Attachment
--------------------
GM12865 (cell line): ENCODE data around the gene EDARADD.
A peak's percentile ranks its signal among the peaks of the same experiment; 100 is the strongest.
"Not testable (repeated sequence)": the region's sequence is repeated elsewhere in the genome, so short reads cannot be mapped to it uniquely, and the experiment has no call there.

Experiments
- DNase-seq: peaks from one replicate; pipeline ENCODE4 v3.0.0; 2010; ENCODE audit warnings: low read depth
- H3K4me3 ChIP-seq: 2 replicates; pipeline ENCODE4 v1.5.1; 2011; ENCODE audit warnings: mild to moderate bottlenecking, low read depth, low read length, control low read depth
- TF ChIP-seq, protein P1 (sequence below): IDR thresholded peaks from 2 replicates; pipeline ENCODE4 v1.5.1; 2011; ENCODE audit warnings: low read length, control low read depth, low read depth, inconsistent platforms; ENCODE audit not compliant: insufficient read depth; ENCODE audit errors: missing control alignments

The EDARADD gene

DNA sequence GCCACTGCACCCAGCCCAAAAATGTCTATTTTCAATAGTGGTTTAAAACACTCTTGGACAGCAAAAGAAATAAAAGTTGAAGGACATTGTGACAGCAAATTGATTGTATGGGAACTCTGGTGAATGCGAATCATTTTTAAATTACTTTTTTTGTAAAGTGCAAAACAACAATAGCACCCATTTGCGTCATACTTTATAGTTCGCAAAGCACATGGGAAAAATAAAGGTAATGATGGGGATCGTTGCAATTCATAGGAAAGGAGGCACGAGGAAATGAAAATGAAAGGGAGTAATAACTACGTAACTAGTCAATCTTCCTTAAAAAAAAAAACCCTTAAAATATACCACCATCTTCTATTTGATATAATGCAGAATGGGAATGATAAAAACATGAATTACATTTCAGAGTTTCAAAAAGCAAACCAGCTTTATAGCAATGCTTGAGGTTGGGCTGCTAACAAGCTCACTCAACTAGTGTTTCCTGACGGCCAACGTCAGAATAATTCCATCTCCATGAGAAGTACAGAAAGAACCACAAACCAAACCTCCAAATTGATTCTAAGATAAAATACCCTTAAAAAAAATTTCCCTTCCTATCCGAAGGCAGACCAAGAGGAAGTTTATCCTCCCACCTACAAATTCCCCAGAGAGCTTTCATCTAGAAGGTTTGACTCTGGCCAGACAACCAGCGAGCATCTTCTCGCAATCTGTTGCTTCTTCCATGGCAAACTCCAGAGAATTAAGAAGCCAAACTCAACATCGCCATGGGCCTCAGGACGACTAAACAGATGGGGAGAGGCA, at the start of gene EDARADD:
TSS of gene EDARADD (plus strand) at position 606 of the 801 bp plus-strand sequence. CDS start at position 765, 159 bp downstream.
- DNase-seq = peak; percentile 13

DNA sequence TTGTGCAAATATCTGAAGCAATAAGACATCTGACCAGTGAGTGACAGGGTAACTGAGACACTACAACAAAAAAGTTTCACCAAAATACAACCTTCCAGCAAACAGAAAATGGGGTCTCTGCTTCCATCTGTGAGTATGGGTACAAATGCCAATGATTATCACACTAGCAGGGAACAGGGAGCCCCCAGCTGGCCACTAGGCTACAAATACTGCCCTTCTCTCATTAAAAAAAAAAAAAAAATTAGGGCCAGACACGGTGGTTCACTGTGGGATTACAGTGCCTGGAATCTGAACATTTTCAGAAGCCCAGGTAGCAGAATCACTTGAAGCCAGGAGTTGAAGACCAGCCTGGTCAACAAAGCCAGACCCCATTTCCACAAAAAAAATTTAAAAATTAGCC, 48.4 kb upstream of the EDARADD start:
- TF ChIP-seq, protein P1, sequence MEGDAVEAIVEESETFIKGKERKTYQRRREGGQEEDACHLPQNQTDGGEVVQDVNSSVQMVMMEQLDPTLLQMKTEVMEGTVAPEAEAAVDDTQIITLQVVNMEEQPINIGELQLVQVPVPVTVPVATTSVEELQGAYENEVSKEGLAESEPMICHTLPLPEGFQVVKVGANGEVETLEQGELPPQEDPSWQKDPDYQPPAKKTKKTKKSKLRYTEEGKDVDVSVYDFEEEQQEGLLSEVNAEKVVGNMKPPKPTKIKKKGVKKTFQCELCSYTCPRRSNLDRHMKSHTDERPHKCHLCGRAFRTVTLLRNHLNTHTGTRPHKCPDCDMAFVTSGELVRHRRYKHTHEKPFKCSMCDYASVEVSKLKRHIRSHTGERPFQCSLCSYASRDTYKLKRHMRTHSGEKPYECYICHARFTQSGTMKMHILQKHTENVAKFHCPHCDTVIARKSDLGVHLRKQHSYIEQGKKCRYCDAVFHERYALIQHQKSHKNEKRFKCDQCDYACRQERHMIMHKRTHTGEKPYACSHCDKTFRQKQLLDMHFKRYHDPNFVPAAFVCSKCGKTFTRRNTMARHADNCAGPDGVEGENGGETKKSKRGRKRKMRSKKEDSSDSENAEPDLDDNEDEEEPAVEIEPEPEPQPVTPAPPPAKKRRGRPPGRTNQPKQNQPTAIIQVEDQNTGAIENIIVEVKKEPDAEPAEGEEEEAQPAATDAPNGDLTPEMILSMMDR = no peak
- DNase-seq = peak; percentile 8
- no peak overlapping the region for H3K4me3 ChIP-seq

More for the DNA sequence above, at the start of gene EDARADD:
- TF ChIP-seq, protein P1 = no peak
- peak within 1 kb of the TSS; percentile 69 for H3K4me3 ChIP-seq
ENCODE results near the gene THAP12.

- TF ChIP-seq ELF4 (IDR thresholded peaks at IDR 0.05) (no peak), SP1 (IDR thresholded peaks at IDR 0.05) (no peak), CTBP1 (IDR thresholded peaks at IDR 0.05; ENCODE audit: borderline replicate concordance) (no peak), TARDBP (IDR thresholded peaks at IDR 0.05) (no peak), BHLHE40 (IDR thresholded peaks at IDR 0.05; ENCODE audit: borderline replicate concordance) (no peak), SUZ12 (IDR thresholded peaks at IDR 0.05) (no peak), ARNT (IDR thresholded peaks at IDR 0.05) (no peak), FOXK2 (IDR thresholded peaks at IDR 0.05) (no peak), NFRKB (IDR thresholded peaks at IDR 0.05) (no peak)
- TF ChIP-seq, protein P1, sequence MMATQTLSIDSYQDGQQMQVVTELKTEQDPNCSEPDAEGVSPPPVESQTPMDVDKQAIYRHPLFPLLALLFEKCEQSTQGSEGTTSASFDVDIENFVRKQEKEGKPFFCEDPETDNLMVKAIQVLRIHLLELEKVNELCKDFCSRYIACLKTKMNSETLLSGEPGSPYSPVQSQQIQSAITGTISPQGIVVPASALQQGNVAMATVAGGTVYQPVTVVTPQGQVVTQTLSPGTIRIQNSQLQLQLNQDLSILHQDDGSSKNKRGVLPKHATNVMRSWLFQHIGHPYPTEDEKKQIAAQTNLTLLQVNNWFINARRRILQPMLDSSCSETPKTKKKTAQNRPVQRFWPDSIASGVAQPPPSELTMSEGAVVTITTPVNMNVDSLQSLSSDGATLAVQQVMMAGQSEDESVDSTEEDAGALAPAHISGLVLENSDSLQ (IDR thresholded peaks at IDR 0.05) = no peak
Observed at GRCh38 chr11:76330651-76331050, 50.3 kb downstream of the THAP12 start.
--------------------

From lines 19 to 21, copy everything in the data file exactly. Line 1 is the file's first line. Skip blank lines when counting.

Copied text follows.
ENCODE results near the gene THAP12.

- TF ChIP-seq ELF4 (IDR thresholded peaks at IDR 0.05) (no peak), SP1 (IDR thresholded peaks at IDR 0.05) (no peak), CTBP1 (IDR thresholded peaks at IDR 0.05; ENCODE audit: borderline replicate concordance) (no peak), TARDBP (IDR thresholded peaks at IDR 0.05) (no peak), BHLHE40 (IDR thresholded peaks at IDR 0.05; ENCODE audit: borderline replicate concordance) (no peak), SUZ12 (IDR thresholded peaks at IDR 0.05) (no peak), ARNT (IDR thresholded peaks at IDR 0.05) (no peak), FOXK2 (IDR thresholded peaks at IDR 0.05) (no peak), NFRKB (IDR thresholded peaks at IDR 0.05) (no peak)
- TF ChIP-seq, protein P1, sequence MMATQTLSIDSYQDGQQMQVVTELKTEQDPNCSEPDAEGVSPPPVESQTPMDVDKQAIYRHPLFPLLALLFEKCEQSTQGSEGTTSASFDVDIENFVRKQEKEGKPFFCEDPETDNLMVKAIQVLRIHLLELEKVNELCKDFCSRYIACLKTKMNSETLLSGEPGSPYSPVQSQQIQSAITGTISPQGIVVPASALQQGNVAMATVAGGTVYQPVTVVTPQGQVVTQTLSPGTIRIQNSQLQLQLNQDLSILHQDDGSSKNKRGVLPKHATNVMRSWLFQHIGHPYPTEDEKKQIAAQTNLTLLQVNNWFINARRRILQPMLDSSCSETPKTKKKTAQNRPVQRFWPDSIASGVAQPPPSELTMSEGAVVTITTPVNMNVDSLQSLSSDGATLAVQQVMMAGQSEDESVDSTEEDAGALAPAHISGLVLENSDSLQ (IDR thresholded peaks at IDR 0.05) = no peak